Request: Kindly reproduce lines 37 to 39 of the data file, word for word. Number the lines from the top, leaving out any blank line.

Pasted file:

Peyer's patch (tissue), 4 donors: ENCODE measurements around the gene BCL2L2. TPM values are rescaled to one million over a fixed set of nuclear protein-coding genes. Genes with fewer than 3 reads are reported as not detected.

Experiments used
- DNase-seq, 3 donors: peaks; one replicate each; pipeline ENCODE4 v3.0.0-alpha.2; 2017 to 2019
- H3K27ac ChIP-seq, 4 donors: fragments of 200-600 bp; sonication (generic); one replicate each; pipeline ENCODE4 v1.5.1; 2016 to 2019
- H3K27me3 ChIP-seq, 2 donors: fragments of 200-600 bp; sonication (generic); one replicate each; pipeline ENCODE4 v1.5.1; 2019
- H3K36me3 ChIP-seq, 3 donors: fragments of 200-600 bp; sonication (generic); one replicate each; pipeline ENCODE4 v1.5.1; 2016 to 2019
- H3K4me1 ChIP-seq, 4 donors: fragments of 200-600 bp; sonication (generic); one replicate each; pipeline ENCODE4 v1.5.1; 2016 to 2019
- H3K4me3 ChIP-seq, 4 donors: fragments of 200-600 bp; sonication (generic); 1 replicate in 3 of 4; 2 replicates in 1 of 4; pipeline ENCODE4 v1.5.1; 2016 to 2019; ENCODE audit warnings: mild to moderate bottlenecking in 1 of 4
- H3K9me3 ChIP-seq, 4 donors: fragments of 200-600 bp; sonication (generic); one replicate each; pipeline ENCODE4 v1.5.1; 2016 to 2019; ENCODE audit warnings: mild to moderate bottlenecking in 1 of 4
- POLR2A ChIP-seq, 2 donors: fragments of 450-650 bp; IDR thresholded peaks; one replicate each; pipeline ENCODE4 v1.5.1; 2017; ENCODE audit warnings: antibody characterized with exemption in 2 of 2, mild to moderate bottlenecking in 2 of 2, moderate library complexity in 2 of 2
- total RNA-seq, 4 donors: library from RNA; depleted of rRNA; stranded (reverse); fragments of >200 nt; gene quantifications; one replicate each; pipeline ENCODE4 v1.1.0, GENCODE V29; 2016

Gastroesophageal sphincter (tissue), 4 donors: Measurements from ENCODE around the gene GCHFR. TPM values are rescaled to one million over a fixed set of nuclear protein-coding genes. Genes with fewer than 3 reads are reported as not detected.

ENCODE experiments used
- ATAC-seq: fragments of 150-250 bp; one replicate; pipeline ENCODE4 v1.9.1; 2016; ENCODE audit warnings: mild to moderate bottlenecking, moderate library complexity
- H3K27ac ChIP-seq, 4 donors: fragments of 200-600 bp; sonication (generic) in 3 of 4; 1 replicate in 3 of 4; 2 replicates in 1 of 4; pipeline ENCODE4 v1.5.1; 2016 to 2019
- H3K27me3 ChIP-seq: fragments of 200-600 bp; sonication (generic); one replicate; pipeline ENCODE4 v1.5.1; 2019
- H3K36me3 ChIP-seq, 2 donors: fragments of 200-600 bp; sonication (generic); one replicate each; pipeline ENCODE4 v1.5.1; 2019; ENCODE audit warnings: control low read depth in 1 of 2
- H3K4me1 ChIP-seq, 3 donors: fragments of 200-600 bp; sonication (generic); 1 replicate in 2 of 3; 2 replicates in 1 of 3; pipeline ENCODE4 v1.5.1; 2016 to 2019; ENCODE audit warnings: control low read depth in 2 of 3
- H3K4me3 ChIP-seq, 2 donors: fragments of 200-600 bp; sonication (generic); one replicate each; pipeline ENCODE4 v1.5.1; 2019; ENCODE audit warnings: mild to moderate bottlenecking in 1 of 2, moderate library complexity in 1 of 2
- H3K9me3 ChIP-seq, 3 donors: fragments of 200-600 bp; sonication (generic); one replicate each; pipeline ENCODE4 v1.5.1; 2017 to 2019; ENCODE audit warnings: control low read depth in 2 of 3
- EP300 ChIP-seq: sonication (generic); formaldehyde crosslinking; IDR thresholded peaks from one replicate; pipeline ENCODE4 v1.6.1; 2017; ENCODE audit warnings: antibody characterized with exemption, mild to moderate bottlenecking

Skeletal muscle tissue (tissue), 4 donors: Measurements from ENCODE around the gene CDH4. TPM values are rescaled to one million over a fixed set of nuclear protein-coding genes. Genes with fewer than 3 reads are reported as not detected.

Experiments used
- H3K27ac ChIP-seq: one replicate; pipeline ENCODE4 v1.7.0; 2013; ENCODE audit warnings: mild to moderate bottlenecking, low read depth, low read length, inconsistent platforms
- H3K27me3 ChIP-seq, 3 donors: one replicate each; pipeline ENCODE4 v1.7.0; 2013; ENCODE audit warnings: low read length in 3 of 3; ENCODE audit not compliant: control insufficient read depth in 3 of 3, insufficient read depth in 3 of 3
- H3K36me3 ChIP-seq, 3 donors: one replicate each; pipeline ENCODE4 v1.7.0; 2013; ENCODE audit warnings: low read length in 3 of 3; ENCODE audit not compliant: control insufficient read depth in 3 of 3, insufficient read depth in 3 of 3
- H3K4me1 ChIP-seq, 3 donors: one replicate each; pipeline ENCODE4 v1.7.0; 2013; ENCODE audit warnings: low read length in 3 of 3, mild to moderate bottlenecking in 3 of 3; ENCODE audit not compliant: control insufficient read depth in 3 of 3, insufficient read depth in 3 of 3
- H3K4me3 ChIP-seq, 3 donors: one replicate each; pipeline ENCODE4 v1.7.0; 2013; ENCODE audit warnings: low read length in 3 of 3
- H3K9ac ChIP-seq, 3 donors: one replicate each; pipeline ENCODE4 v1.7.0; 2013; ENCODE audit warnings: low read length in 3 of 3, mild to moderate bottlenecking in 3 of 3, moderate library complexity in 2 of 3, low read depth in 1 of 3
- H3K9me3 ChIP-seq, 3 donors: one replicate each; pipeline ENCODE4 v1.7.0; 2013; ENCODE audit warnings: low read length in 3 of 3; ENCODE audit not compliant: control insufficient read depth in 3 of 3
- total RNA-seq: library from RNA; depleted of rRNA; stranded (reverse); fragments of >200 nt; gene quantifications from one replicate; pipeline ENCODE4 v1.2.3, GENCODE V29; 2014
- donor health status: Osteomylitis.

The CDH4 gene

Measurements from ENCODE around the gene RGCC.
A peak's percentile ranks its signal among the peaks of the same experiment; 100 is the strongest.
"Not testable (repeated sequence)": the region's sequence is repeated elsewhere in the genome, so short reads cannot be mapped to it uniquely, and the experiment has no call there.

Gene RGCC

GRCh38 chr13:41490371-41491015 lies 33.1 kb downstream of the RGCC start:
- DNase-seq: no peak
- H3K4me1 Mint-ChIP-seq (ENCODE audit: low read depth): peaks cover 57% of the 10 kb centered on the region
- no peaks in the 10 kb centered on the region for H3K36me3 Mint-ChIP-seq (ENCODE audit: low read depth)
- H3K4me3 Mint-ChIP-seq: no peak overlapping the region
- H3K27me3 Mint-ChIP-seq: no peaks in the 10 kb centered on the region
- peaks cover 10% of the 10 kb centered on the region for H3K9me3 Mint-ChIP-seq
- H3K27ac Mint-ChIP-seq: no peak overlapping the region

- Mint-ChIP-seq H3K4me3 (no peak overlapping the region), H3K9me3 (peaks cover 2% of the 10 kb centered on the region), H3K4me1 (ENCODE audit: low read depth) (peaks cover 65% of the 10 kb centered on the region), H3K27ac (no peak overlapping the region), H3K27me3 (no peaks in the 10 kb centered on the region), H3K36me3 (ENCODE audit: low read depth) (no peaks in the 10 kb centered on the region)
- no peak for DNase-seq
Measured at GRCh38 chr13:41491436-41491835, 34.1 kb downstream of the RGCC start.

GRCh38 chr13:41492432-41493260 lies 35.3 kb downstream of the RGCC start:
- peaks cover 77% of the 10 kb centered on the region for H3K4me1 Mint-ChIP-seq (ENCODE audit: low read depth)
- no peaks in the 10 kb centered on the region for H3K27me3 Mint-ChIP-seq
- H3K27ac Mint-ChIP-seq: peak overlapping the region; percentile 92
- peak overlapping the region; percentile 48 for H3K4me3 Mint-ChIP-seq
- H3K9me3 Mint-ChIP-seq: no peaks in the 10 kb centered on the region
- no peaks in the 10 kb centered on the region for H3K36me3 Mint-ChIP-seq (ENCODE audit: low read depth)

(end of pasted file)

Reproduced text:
Gene RGCC

GRCh38 chr13:41490371-41491015 lies 33.1 kb downstream of the RGCC start:
- DNase-seq: no peak